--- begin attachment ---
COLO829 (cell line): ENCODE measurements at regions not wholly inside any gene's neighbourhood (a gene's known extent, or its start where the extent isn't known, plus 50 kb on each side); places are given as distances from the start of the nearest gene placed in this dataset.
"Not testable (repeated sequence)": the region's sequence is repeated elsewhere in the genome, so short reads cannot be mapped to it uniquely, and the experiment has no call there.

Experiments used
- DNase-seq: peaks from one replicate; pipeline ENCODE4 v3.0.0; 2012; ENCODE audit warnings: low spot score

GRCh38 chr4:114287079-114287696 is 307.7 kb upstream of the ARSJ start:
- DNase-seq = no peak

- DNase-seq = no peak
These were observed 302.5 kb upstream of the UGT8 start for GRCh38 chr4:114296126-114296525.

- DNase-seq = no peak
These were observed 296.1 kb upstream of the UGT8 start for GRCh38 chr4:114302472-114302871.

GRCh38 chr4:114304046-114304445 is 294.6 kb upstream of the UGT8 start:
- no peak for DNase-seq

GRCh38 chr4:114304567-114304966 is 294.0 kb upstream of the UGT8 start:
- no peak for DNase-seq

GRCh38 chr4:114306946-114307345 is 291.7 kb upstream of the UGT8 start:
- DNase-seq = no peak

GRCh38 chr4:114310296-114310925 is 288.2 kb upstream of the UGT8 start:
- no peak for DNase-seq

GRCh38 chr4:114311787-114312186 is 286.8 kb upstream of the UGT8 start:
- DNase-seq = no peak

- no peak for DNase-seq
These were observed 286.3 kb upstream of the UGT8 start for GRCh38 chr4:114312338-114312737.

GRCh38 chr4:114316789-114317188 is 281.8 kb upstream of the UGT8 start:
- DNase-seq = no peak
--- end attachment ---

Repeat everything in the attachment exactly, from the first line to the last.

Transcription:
COLO829 (cell line): ENCODE measurements at regions not wholly inside any gene's neighbourhood (a gene's known extent, or its start where the extent isn't known, plus 50 kb on each side); places are given as distances from the start of the nearest gene placed in this dataset.
"Not testable (repeated sequence)": the region's sequence is repeated elsewhere in the genome, so short reads cannot be mapped to it uniquely, and the experiment has no call there.

Experiments used
- DNase-seq: peaks from one replicate; pipeline ENCODE4 v3.0.0; 2012; ENCODE audit warnings: low spot score

GRCh38 chr4:114287079-114287696 is 307.7 kb upstream of the ARSJ start:
- DNase-seq = no peak

- DNase-seq = no peak
These were observed 302.5 kb upstream of the UGT8 start for GRCh38 chr4:114296126-114296525.

- DNase-seq = no peak
These were observed 296.1 kb upstream of the UGT8 start for GRCh38 chr4:114302472-114302871.

GRCh38 chr4:114304046-114304445 is 294.6 kb upstream of the UGT8 start:
- no peak for DNase-seq

GRCh38 chr4:114304567-114304966 is 294.0 kb upstream of the UGT8 start:
- no peak for DNase-seq

GRCh38 chr4:114306946-114307345 is 291.7 kb upstream of the UGT8 start:
- DNase-seq = no peak

GRCh38 chr4:114310296-114310925 is 288.2 kb upstream of the UGT8 start:
- no peak for DNase-seq

GRCh38 chr4:114311787-114312186 is 286.8 kb upstream of the UGT8 start:
- DNase-seq = no peak

- no peak for DNase-seq
These were observed 286.3 kb upstream of the UGT8 start for GRCh38 chr4:114312338-114312737.

GRCh38 chr4:114316789-114317188 is 281.8 kb upstream of the UGT8 start:
- DNase-seq = no peak